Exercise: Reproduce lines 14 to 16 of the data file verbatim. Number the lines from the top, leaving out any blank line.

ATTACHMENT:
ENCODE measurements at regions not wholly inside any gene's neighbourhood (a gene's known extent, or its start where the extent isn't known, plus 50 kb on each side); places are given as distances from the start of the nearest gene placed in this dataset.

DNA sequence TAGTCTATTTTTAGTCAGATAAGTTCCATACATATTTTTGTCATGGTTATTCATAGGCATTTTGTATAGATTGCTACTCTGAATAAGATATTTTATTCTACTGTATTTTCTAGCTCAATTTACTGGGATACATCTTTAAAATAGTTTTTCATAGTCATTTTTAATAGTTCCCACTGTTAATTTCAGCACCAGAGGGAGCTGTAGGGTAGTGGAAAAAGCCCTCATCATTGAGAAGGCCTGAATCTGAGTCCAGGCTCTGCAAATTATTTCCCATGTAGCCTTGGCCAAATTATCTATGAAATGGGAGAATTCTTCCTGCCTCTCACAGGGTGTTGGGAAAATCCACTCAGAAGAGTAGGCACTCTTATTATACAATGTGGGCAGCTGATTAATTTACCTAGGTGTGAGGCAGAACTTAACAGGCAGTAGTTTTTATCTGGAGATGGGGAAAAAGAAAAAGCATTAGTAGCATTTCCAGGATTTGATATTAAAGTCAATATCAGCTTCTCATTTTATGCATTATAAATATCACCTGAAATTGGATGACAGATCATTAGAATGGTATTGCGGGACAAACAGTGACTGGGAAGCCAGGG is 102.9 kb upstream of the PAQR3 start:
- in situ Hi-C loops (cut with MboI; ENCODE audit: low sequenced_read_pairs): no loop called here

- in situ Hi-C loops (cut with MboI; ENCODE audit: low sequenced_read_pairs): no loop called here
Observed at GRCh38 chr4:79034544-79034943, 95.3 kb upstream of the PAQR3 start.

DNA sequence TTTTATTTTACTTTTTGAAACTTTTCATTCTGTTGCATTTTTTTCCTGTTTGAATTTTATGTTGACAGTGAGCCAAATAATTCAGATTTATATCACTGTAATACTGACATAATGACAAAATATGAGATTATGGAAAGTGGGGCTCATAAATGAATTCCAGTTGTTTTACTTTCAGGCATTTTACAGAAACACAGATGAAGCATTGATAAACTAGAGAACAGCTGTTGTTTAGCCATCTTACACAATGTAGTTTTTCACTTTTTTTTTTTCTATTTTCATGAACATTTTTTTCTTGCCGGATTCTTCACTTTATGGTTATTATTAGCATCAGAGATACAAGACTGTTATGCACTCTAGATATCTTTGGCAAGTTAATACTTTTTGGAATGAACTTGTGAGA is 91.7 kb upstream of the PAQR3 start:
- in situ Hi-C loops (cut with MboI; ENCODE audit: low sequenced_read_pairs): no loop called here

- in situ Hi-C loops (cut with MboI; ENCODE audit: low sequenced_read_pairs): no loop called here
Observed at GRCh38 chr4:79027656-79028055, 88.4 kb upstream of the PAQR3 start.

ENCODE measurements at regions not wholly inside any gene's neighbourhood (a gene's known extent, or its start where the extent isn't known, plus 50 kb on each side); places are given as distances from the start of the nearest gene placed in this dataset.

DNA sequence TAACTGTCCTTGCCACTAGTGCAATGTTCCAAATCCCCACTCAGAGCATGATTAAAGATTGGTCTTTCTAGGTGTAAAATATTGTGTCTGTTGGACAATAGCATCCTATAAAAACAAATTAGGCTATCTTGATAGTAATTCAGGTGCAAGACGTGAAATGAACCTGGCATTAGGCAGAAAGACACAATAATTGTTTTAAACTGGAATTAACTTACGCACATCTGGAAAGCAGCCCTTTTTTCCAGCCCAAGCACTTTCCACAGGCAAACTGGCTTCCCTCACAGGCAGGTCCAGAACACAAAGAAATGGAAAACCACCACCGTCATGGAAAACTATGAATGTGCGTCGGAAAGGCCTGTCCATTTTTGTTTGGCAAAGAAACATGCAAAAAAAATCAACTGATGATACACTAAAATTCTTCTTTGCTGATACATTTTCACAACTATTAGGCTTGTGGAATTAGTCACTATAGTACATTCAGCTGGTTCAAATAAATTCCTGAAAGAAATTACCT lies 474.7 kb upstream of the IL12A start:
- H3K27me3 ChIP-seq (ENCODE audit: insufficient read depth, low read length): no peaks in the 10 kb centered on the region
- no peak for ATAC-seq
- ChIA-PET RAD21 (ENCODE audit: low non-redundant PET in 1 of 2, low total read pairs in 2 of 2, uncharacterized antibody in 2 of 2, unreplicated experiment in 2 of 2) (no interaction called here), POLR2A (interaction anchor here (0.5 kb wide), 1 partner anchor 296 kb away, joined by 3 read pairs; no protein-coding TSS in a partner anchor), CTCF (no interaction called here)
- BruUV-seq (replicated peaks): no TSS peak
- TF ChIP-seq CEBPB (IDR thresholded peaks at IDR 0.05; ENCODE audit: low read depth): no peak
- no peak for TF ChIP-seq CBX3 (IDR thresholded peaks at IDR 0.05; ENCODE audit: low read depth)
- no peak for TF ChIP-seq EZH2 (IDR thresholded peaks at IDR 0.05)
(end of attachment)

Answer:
- ChIA-PET RAD21 (ENCODE audit: low non-redundant PET in 1 of 2, low total read pairs in 2 of 2, uncharacterized antibody in 2 of 2, unreplicated experiment in 2 of 2) (no interaction called here), POLR2A (interaction anchor here (0.5 kb wide), 1 partner anchor 296 kb away, joined by 3 read pairs; no protein-coding TSS in a partner anchor), CTCF (no interaction called here)
- BruUV-seq (replicated peaks): no TSS peak
- TF ChIP-seq CEBPB (IDR thresholded peaks at IDR 0.05; ENCODE audit: low read depth): no peak